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Is 'compostable packaging' really compostable at home?

wild edgeswild edges The north west of south east WalesPosts: 4,381
Has anyone tried composting any of the so-called plant based plastics with any success? I get dog poo bags from Biobag that are plant starch based and they come attached to a stub like a cheque book. After I've got through all the bags I'm left with the stub which I've been chucking them into the dalek compost bins (the bags go in the council dog poo bin down the road). The compost always does well and is usually steaming when I stir it even in the summer but I dug some out recently and the stub has appeared unharmed after months in there. It's put me off composting stuff like that so I've been putting it all in the council food waste bin instead and that goes off to a biofuel plant for incineration. There seems to be more and more of this type of packaging now though which is great as long as it actually does compost.
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  • pansyfacepansyface PEAK DISTRICT DerbyshirePosts: 16,238
    edited August 2018
    Not sure what your poo bags are made of. There are several different types of plastic which claim to be biodegradable.

    If it’s the one that goes by the name of oxo ( for reasons best known to itself), there seems to be some doubt about just how degradable it is.:

    https://www.european-bioplastics.org/oxo-degradable-plastics-increasingly-under-fire-in-europe/

    If it’s the type which, for want of a better description, has the texture of a condom, I would say that yes, it will degrade in your compost heap in the space of a few months.

    Apophthegm -  a big word for a small thought.
  • josusa47josusa47 Posts: 2,622
    edited August 2018

    Our council supplies "biodegradeable" bags for food waste, which they collect from non-composting households.  After months in my dalek, they were still intact, so I stopped using them. Now I just line the kitchen bin with newspaper, which is very biodegradeable.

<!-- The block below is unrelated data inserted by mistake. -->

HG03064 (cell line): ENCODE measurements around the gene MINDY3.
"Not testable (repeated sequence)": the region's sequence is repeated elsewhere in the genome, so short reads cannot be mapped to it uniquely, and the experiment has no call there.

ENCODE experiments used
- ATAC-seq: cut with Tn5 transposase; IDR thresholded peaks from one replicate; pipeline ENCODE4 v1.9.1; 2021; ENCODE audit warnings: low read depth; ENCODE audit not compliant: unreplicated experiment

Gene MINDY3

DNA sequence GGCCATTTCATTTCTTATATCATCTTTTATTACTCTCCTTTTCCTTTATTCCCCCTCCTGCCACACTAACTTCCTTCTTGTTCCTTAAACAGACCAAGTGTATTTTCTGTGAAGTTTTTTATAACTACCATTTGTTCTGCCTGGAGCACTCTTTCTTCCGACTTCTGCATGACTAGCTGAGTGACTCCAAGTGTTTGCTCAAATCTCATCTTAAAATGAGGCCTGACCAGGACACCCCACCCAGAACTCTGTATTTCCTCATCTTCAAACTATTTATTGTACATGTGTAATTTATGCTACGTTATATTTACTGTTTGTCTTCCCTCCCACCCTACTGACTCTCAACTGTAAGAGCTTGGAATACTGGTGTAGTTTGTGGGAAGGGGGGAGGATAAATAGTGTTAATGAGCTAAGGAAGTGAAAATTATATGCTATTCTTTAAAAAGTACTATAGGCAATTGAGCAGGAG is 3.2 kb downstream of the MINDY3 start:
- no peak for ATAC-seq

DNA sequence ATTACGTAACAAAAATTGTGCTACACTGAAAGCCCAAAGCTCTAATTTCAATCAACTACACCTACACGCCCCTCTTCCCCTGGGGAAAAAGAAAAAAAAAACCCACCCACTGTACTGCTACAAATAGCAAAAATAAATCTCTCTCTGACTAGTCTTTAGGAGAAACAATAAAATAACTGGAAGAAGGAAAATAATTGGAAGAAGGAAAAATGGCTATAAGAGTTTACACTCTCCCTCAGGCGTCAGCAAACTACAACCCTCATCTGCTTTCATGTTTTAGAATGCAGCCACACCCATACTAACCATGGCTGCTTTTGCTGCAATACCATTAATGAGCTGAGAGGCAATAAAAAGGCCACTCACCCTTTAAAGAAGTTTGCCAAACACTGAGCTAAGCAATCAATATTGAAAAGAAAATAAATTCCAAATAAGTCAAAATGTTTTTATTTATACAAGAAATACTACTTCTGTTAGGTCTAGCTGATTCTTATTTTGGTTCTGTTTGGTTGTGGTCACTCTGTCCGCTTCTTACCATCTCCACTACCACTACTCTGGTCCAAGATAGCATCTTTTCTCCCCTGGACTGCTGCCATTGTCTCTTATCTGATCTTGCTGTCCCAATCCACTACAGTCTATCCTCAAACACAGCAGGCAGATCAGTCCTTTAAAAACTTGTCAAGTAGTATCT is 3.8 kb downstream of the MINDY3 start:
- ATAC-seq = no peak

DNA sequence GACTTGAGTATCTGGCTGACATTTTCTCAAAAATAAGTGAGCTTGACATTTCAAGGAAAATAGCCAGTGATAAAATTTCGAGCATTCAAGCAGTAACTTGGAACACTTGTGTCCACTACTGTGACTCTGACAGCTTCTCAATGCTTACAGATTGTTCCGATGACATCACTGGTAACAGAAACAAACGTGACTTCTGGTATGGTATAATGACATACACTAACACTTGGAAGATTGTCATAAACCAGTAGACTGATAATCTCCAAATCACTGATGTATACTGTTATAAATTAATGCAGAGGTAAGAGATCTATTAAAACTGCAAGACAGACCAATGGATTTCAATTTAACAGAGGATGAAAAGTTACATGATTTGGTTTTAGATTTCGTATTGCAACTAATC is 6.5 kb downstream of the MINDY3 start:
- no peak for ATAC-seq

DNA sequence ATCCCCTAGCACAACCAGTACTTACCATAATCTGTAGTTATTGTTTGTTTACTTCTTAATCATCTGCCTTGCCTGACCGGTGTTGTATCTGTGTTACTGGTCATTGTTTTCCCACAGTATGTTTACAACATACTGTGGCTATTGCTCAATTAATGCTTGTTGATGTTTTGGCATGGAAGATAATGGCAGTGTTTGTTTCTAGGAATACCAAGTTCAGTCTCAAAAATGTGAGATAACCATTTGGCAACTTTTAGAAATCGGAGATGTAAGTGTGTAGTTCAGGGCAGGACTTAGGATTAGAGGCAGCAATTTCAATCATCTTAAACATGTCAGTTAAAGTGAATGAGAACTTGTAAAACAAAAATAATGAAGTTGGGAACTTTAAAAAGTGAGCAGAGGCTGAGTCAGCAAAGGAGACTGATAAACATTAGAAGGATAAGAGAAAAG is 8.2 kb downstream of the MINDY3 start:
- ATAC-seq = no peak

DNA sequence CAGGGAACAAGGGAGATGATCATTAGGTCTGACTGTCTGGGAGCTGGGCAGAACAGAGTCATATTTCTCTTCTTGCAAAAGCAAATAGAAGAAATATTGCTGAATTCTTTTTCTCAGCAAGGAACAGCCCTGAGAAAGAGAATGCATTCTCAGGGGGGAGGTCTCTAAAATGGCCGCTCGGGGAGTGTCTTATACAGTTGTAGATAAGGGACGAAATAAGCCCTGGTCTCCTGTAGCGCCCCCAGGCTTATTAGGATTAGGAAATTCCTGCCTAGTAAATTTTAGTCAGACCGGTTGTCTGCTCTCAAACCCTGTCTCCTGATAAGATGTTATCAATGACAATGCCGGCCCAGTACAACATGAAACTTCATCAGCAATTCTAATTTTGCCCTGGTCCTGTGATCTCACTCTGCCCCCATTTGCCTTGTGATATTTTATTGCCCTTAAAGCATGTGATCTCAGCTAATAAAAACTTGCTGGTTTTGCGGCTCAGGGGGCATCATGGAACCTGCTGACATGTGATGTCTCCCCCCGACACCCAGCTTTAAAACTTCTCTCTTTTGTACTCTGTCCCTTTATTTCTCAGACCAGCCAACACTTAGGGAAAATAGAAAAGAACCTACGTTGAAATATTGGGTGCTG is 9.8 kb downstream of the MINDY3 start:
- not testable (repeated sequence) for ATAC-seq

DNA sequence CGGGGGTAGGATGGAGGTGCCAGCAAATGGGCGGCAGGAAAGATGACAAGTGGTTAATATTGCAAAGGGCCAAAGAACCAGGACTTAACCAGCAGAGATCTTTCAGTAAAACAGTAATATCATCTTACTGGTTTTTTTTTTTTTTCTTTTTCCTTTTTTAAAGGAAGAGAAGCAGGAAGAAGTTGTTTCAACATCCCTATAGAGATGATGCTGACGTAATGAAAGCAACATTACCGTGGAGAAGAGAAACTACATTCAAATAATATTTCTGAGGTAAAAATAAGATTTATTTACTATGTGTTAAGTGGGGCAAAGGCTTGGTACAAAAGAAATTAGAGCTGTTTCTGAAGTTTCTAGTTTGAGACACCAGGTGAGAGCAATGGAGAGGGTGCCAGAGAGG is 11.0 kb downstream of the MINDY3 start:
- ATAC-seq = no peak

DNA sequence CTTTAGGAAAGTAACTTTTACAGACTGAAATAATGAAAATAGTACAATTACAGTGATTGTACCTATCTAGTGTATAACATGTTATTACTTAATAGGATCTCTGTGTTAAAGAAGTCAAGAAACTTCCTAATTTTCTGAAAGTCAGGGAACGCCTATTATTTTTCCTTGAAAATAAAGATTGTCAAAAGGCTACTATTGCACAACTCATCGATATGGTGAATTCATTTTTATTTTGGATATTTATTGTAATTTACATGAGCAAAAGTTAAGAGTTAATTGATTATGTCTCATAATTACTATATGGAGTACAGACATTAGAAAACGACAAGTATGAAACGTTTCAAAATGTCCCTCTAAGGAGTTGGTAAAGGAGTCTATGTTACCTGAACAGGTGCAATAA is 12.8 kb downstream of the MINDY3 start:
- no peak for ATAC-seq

Some products biodegrade too easily.  Last year a friend gave me some jute mesh bags intended for making leaf mould.  The sacks disintegrated much quicker than the leaves.

  • FireFire LondonPosts: 5,896
    I would think that purely starch/sugar plastics should be ok. It's bloomin' hard finding out the details of what the bags are really made of, though.
  • wild edgeswild edges The north west of south east WalesPosts: 4,381
    I've noticed recently that more of this type of packaging has been changed to read "commercially compostable" or similar. If more councils move towards incineration will they increase the calorific value of the packaging I wonder?
  • madpenguinmadpenguin Isle of WightPosts: 1,815
    I received a Sarah Raven catalogue yesterday and it was wrapped in a bag based on potato starch and was instructed to dispose of in my green bin.How quickly it degrades I don't know.
    “Every day is ordinary, until it isn't.” - Bernard Cornwell-Death of Kings
  • LynLyn DevonPosts: 15,280
    I know what Wild Edge is taking about, not the bags but the strip they are attached to, have you tried soaking it in a drop of boiling water, they do fall to bits then and will be ok on your compost heat, it’s the glue in them that doesn’t break down. 

    Gardening on the wild, windy west side of Dartmoor. 

  • ObelixxObelixx Vendée, Western FrancePosts: 19,512
    The glue then ends up down the drain and into the water system?  Lovely.  I suspect much of this "green" packaging needs higher heat levels than we can achieve in our compost heaps.

    Those disposable, biodegradeable wet wipes they've been selling in the UK have been proven not to biodegrade - not in the sewers system anyway.   Just who does the testing that allows them to make such claims about their products and packaging.
    "We don't stop playing because we grow old; we grow old because we stop playing." - George Bernard Shaw
  • LynLyn DevonPosts: 15,280
    As you say Obe, there doesn’t time seem to be an answer, I’m forever protesting about something, does it work, not often! 
    Short of not buying offending products what can be done? 

    Gardening on the wild, windy west side of Dartmoor. 

  • fidgetbonesfidgetbones Posts: 13,942
    It's not just the wet wipes, Obelixx. I worked at one place that kept having to get a drain man out for blocked drains and an awful smell.  Provision of Sanitary bins and  notices on the toilet saying only flush toilet paper didn't work. We eventually found it was because the firm insisted on using cheap recycled toilet paper, that didn't disintegrate, as well as being hard and scratchy. A nice atmosphere was resumed when we started using Andrex instead. Try putting a piece of your loo paper in a bottle of water and shake. If it doesn't break down in a few minutes, it's a drain clogger.
    You don't stop doing new things because you get old, you get old because you stop doing new things. <3
  • Allotment BoyAllotment Boy North London Posts: 2,271
    @josusa47 said "Now I just line the kitchen bin with newspaper, which is very biodegradeable."
    Our council will not take food waste in newspaper because they claim the ink contaminates the system :s 
    AB Still learning

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